Smith also added: ’The Queer Christian is not a progressive, he is a trouble maker.He cannot be described as a reformer, since he does not abide by the Scriptures only.It is more apt to say that he is a revolutionary. The Queer Christian relies upon his own opinions and his claimed “inner guidance”, contending with all comers, and sneers at the pleas of the scholar.He lacks compassion and charity, seeking only to “lord it” over any who will become subservient to him…The Queer Christian is marked by his own particular fanaticism, be he a zealot or naturally reserved…’

The chapters of his book reveal the peculiarities and problems of a variety of ’Queer Christians’ (to use Smith’s term — what we would refer to as Extreme Christian Fringe Group members or leaders).

Smith deals with the following ’peculiarities:

1.   Peculiarities Arising from False Teaching

2.   Peculiarities Arising from Misinterpretations

3.   Peculiarities Arising in Worship

4.   Peculiarities Arising in Communal Life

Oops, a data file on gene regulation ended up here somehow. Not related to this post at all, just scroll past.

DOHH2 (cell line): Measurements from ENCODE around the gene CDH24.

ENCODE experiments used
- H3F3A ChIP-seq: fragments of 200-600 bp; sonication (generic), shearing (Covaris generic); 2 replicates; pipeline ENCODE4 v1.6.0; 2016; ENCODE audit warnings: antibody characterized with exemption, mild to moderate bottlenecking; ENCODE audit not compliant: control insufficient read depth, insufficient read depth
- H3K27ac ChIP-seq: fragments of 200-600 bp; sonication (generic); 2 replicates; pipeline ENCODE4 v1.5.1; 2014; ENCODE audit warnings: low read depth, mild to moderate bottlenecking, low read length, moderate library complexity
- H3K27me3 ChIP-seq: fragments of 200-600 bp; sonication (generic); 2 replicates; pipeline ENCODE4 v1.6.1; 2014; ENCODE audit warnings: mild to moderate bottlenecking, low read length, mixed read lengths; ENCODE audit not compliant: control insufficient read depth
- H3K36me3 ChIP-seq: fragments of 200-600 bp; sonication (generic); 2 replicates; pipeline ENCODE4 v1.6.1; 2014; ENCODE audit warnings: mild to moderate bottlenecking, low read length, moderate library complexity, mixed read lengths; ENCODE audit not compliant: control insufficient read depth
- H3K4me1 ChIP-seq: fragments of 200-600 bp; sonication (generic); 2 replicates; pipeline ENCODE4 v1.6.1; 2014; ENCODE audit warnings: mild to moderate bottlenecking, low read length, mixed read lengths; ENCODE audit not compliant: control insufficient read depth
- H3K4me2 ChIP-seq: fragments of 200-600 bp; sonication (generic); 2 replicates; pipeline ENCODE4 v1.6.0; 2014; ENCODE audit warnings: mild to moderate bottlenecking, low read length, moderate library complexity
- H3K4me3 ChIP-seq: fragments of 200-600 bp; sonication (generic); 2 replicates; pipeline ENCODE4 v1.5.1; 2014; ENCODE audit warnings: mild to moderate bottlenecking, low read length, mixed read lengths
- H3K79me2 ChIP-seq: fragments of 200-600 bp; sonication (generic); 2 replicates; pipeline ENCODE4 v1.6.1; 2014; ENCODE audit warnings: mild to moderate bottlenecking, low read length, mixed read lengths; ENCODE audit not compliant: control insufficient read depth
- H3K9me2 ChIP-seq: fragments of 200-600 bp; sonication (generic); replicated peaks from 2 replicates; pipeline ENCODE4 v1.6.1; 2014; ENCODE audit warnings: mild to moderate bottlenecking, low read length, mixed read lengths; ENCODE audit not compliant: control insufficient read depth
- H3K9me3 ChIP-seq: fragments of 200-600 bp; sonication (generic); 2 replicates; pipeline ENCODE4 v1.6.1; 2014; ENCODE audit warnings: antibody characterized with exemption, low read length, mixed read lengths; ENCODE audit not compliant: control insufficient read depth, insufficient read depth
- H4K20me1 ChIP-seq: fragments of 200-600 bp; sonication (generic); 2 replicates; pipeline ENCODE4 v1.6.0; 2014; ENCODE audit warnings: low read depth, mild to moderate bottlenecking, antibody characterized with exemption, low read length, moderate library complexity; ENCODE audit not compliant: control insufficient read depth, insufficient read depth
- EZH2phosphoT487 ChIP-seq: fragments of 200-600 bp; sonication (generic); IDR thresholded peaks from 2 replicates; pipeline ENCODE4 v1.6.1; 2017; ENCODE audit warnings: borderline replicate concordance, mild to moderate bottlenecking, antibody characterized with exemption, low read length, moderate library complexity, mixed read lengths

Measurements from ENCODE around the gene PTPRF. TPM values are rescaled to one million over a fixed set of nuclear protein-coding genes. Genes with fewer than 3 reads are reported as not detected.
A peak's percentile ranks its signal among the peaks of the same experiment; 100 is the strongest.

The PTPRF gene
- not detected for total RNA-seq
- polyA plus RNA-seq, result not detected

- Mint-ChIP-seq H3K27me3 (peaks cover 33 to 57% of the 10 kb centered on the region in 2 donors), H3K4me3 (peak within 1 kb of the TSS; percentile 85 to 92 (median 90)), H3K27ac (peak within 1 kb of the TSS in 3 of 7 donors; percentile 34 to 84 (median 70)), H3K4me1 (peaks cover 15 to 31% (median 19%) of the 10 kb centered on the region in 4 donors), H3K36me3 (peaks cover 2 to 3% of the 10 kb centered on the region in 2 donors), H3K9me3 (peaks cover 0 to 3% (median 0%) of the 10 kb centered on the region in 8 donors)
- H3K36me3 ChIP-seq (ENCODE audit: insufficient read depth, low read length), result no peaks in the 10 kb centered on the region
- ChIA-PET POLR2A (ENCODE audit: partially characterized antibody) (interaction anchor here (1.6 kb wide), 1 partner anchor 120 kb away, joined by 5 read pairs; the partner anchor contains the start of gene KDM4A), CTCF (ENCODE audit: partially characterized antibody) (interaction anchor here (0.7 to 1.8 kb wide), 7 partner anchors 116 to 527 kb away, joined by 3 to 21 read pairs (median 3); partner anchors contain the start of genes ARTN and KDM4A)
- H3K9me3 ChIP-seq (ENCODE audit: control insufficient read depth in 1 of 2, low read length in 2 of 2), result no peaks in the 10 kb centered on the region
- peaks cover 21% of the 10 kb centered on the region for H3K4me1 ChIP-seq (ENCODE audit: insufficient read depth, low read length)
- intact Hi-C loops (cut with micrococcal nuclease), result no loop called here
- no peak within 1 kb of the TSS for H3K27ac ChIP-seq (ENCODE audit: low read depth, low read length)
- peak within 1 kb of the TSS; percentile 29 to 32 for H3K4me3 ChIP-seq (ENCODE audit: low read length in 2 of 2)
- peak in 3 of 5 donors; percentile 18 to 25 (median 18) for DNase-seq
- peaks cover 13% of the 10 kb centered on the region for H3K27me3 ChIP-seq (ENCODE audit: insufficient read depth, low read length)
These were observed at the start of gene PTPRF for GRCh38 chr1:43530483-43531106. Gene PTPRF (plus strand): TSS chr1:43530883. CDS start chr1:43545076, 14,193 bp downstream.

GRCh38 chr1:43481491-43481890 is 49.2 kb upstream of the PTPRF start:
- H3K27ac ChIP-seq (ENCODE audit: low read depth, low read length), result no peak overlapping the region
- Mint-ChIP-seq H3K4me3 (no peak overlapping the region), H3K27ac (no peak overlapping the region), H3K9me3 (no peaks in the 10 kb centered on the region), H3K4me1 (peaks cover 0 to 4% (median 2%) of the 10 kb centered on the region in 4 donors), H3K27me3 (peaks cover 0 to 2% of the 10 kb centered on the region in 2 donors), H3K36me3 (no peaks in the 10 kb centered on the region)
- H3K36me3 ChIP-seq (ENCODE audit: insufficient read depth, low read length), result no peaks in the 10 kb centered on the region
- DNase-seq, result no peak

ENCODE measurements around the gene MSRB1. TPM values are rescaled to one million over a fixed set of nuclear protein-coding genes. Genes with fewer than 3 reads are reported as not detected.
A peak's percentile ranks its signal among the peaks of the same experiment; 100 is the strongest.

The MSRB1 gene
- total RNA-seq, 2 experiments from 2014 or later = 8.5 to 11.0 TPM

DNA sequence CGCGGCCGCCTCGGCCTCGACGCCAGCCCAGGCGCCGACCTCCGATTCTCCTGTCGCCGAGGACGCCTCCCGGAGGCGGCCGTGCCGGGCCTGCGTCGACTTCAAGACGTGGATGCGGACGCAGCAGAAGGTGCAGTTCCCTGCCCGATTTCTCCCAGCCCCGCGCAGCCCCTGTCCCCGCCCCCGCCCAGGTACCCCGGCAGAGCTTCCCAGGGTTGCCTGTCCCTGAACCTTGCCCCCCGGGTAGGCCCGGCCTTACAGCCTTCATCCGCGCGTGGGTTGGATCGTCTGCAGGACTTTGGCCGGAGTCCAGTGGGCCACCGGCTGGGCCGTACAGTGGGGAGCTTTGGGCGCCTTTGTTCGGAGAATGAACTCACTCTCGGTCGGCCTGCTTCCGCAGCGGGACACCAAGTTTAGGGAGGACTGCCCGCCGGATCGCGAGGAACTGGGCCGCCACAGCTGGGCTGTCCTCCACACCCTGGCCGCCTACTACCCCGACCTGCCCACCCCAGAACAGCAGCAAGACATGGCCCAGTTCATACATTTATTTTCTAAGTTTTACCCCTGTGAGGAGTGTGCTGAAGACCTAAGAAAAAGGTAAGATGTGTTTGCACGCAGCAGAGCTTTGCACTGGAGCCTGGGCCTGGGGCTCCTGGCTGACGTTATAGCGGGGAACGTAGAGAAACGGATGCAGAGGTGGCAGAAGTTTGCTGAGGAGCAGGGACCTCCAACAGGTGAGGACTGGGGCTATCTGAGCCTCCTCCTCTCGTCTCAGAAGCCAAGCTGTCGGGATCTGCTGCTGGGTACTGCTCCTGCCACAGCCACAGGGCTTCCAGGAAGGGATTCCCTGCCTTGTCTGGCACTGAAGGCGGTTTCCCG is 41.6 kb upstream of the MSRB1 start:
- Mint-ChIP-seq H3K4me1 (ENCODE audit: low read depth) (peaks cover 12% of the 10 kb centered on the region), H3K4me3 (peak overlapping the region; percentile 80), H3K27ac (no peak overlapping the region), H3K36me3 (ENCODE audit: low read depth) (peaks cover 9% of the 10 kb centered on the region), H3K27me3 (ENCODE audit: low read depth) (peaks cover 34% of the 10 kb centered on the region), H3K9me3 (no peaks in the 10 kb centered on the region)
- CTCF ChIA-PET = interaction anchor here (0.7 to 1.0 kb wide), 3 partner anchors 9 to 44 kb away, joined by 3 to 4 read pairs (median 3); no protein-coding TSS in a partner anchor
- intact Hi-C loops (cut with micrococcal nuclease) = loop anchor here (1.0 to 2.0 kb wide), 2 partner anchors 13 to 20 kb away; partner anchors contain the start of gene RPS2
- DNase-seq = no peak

5.   Peculiarities Originating in the Senses

6.   Peculiarities Originating in the Conscience

7.   Peculiarities Originating in theMind and Ego

8.   Peculiarities Caused by Women Preachers

9.   Peculiarities Caused bySatan

Apart from Smith’s use of the word ’Queer’ — which today has a very different general usage and meaning to the way Smith used it — the issues that David Smith dealt with, and the comments he made, are as relevant (if not even more so) today as when he first made them.

In more recent times, Philip Baker, senior pastor at Riverview Church in Western Australia , has written a book, WEIRD Christians I Have Met (1997), which raises some similar issues to the earlier book by David Smith.